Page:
unlawful content on the network is sent. Those addresses are protected personal



 Case C-275/06, Promusicae, EU:C:2008:54, at 65–68.

 Koen Lenaerts and Piet van Nuffel, European Union Law, Third edition, Sweet & Maxwell

2010, at 7-018 and 7-019.

353

 See Chap. 6, Sect. 6.7.

354

 Article 8(3)(e) of Directive 2004/48/EC of the European Parliament and of the Council of 29

April 2004 on the enforcement of intellectual property rights, OJ L195/16. The recitals mention

Directive 95/46 and the Charter, however in the latter case specifying Article 17(2), not 7 and 8.

355

 Case C-70/10, Scarlet Extended, EU:C:2011:771. Other cases on this relationship are: Case

C-461/10, Bonnier Audio, EU:C:2012:219, and Case C-275/06, Promusicae, EU:C:2008:54.

351

352



5.15  Article 17 Charter on the Right to Property and Intellectual Property: Do…



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data because they allow those users to be precisely identified.”356 In this case, the

Court ruled that IP addresses are personal data and considered that the mechanism

at stake was not in conformity with EU law, as construed in the light of fundamental

rights.357 The Court observed that a fair balance must be struck between the right to

intellectual property and the right to data protection,358 without specifying the nature

of such balancing.359

Furthermore, Directive 2000/31 on eCommerce,360 as interpreted by the Court in

L’Oréal and others,361 precludes an active monitoring of all customers data in order

to prevent any future infringement of intellectual property rights via a provider’s

website, albeit for economic reasons not related to fundamental rights. The Court

also mentioned that Article 3 of Directive 2004/48 on the enforcement of intellectual property rights has the same consequence.362



5.15.2  D

 oes the Right to Property Represent Human Dignity

in the Same Way as Privacy and Data Protection?

The case law does not give clear guidance as to whether the right to property must

be balanced on an equal footing with privacy and data protection. In Scarlet

Extended,363 the European Court of Justice did not deal with this question in any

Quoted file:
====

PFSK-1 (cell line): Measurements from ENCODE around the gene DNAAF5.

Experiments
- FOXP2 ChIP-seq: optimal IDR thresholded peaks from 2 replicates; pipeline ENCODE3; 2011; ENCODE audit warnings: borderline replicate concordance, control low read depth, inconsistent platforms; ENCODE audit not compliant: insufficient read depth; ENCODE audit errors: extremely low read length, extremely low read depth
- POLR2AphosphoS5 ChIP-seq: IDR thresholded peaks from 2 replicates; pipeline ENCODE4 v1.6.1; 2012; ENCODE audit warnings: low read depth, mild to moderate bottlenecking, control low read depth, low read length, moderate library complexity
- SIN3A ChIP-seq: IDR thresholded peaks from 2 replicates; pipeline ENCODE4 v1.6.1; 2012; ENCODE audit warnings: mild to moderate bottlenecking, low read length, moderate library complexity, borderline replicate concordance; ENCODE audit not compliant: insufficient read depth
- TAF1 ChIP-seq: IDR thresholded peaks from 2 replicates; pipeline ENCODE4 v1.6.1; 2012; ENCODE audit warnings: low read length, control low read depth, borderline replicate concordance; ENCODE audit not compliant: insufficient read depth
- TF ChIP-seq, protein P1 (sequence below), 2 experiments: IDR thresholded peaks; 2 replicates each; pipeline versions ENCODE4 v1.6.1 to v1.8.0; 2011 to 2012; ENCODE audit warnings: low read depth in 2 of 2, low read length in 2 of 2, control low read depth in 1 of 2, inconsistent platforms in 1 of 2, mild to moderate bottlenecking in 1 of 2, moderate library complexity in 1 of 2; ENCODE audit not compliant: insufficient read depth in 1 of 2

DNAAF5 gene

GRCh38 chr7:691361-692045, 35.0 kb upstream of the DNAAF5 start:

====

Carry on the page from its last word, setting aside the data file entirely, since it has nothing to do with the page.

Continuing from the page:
detail, although it did emphasise the non-absolute character of the right to intellectual property.

There are, however, indications in the case law and literature that both (sets of)

rights have a different value.364 Moreover, intellectual property – a subset of the

right to property – does not seem to represent the same value. Hence, a tentative

conclusion could be that the Court’s case law allows a certain distinction in the level

of protection given by fundamental rights, whereby the level is higher for privacy



 Case C-70/10, Scarlet Extended, EU:C:2011:771, at 51.

 In its ruling, the CJEU also pointed at a number of EU law instruments, also outside the area of

privacy and data protection. See also the opinion of AG Cruz Villalón.

358

 Case C-70/10, Scarlet Extended, EU:C:2011:771, at 53.

359

 Important questions remain unanswered; see: Stefan Kulk, Frederik Zuiderveen Borgesius,

Filtering for Copyright Enforcement in Europe after the Sabam cases, European Intellectual

Property Review, 2012, issue 11, pp. 54–58.

360

 Article 15(1) of Directive 2000/31/EC of the European Parliament and of the Council of 8 June

2000 on certain legal aspects of information society services, in particular electronic commerce, in

the Internal Market (‘Directive on electronic commerce’), OJ L 178/1.

361

 Case C-324/09, L’Oréal and Others, EU:C:2011:474, at 139.

362

 Directive 2004/48/EC of the European Parliament and of the Council of 29 April 2004 on the

enforcement of intellectual property rights, OJ L195/16.

363

 Case C-70/10, Scarlet Extended, EU:C:2011:771.

364

 As explained in Sect. 5.7.

356

357



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5  Understanding and Assessing the Contribution of the CJEU to the Mandate Under…



and data protection (and on an equal footing, the freedom of expression and information) in comparison with the protection accorded to the right to property.

This tentative conclusion is relevant because the developments in the information society influence the exercise of the right to property, including the right to

intellectual property. Examples are the filtering mechanisms put in place to enforce

copyright, requiring a monitoring of customers. These developments in the information society illustrate that balancing property and intellectual property on an

equal footing with privacy and data protection may weaken the level of data protection when internet monitoring by copyright holders is accepted as a means to protect

copyright.



5.16  A

 Strict Review of Measures Aiming at a High Level

of Security with an Impact on Privacy and Data

Protection

The security of individuals, physical and otherwise, is not recognised in the Charter,